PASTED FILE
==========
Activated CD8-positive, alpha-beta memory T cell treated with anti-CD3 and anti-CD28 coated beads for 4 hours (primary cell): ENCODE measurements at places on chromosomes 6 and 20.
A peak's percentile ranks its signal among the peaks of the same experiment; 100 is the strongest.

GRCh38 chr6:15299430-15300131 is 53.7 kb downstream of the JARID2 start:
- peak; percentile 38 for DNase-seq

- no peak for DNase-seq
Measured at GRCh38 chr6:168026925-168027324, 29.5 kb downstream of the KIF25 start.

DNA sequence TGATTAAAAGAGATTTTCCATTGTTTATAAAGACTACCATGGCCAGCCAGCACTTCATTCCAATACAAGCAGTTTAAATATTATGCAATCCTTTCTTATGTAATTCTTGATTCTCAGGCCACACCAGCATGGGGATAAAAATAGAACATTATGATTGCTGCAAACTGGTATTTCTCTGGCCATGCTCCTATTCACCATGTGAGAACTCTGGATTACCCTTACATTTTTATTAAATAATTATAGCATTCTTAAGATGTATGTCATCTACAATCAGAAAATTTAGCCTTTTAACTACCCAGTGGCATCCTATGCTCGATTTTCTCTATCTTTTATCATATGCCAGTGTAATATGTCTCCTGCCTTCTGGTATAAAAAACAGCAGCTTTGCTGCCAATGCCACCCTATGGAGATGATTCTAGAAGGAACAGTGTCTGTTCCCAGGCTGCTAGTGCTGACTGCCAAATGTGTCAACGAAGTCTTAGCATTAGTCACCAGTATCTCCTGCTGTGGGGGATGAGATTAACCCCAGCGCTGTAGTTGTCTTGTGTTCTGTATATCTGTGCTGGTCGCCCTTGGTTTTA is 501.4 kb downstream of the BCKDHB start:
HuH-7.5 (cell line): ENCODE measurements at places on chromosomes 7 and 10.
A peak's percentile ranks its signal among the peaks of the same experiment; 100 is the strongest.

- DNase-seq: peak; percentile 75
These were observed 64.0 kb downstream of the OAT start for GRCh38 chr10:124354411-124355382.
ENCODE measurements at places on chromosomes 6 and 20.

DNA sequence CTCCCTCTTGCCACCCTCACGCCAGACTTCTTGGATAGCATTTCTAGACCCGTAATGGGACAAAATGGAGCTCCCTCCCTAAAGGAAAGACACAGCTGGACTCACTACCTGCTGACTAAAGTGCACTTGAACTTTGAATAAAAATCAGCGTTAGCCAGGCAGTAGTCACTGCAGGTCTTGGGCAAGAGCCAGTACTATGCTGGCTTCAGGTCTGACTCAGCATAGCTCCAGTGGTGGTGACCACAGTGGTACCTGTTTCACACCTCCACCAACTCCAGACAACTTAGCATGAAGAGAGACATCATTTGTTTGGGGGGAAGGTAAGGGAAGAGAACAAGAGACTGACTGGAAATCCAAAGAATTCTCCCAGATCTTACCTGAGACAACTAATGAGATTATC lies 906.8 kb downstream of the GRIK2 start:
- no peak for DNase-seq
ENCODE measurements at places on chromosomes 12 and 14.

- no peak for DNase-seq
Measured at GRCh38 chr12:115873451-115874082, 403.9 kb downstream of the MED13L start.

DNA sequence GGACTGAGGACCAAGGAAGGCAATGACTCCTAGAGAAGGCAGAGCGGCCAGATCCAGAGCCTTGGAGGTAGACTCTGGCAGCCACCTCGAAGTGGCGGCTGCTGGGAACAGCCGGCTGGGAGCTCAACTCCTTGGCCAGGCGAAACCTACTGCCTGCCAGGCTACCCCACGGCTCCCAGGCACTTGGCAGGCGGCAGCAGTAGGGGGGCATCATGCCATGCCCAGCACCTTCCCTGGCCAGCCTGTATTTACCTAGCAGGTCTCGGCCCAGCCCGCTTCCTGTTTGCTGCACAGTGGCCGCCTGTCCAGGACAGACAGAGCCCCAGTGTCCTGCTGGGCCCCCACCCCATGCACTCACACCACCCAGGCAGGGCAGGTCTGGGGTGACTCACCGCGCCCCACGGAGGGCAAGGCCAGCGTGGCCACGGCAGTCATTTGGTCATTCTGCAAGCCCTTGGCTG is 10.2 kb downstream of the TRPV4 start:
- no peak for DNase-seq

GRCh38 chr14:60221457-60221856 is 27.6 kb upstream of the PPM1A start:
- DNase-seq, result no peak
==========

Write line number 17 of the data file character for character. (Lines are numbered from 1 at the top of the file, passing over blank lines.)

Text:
Measured at GRCh38 chr12:115873451-115874082, 403.9 kb downstream of the MED13L start.